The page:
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TID tests set-up and measuring equipment for the DAC-7512E 12-bit digital to analog converter: (a) the DAC-7512E under test in situ and (b) measuring equipment for current, voltage, waveforms using an oscilloscope and a digital multi-meter.
- 2.2 Waveform measurements due to Co60gamma ray
The DAC-7512E is a serial digital to analog converter, which consists of data registers and register strings to make analog signal depending on input serial data in terms of binary digit. In Fig. 2 , there are three channels for three samples. In other words, the upper signal is for the first sample, the middle signal is for the second sample and the bottom signal is for the third sample, respectively. After writing a data to the data registers in this device, the DAC- 7512E will produce analogues as shown in Fig. 2 . We have irradiated the Co 60 gamma-ray from 0 krad until 100 krad to the three DAC-7512E devices by controlling the operation time. Before starting the test, the DAC-7512E’s analog outputs were not distorted, which waveforms were captured by oscilloscope. With increasing dose by Co 60 gamma-ray, the output waveforms of three DAC-7512E devices were begun to change as shown in Fig. 2 . Reaching upto 100 krad, the three DAC-7512E devices were completely distorted in shaping after writing data in registers. The amplitude after irradiation to 100 krad was reduced to around 26 % compared to 0 krad. It means that the internal registers were changed in control voltage compared to the original status.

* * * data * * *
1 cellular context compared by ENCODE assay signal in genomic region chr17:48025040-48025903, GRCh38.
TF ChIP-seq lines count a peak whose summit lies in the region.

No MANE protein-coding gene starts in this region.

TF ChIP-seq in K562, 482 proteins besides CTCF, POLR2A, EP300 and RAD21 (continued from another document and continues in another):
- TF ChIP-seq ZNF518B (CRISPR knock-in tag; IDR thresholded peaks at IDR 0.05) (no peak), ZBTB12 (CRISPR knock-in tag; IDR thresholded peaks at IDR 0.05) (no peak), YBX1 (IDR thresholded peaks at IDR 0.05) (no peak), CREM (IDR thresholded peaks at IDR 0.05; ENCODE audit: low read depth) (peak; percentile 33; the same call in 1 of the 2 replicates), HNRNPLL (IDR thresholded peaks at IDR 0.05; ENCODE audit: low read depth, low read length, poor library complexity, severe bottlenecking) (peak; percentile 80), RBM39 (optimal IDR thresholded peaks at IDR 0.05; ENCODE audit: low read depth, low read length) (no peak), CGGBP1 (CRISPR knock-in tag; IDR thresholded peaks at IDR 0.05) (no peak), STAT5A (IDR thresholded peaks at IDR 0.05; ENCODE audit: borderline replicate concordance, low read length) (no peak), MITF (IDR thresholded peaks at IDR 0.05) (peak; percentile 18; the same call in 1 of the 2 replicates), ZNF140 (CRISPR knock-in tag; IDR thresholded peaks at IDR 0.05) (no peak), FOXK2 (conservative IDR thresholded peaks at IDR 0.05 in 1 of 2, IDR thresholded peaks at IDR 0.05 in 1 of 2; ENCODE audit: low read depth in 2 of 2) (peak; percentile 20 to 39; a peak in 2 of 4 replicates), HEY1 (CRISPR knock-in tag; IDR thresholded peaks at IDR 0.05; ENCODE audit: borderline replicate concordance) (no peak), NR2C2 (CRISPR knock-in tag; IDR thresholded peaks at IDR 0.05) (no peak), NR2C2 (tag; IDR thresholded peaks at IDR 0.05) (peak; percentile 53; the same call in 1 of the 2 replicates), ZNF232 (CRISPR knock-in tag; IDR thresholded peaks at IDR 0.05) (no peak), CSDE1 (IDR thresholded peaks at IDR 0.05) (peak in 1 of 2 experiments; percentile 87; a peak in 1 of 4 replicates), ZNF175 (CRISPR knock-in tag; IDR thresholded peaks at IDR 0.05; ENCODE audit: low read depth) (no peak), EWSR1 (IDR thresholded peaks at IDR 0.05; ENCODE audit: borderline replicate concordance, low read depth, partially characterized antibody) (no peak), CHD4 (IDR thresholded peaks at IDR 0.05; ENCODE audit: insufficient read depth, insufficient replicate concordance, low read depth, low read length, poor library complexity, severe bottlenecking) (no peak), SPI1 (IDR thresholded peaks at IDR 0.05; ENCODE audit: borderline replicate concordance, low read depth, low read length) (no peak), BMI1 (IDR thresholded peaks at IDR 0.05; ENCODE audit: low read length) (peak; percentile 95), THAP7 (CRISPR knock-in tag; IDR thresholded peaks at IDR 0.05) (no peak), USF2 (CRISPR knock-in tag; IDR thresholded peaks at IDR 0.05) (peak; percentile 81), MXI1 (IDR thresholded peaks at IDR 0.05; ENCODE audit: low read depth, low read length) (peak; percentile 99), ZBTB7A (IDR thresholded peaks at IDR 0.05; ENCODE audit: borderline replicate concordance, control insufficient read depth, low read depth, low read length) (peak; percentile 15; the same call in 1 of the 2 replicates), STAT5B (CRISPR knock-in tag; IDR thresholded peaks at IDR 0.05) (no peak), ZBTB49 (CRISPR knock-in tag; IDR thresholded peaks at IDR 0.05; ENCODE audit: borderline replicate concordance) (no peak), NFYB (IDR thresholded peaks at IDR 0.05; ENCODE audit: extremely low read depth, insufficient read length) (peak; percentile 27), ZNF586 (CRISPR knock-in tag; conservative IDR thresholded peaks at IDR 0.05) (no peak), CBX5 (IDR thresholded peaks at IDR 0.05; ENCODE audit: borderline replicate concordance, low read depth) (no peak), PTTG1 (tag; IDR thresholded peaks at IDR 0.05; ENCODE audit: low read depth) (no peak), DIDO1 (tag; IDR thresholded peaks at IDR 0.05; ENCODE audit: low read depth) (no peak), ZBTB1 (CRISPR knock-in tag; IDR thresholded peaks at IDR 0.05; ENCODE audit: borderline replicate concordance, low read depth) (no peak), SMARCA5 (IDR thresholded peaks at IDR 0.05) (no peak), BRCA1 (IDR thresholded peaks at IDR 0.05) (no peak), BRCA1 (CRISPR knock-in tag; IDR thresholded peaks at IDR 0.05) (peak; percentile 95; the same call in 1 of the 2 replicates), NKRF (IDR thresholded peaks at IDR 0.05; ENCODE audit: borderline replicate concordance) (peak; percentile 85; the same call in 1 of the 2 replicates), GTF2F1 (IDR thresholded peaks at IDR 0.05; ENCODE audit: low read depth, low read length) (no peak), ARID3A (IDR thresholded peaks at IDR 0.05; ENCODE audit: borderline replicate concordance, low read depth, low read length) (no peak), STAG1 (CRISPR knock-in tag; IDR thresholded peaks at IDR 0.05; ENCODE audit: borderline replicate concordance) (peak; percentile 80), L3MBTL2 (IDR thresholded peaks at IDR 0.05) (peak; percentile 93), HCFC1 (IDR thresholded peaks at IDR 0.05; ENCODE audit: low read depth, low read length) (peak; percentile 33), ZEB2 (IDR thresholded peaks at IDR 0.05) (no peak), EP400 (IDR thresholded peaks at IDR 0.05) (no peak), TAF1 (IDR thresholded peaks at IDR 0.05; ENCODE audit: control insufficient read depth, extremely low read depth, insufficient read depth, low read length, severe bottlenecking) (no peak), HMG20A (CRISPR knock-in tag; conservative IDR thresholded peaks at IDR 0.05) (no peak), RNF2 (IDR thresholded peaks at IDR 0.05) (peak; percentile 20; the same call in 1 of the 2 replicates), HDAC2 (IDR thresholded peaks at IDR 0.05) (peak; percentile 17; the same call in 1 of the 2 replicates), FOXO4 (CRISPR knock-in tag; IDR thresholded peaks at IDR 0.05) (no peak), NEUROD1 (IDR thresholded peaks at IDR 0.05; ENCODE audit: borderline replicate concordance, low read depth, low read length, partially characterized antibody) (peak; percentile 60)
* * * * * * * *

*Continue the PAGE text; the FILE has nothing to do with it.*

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Output data variation in shape, amplitude and linearity during Co60 gamma-ray irradiation, which start at 0 krad and stops at 100 krad for test: (a) cumulative dose rate is around 0 krad; (b) cumulative dose rate is around 30 krad; (c), cumulative dose rate is around 60 krad, and (d) cumulative dose rate is around 100 krad.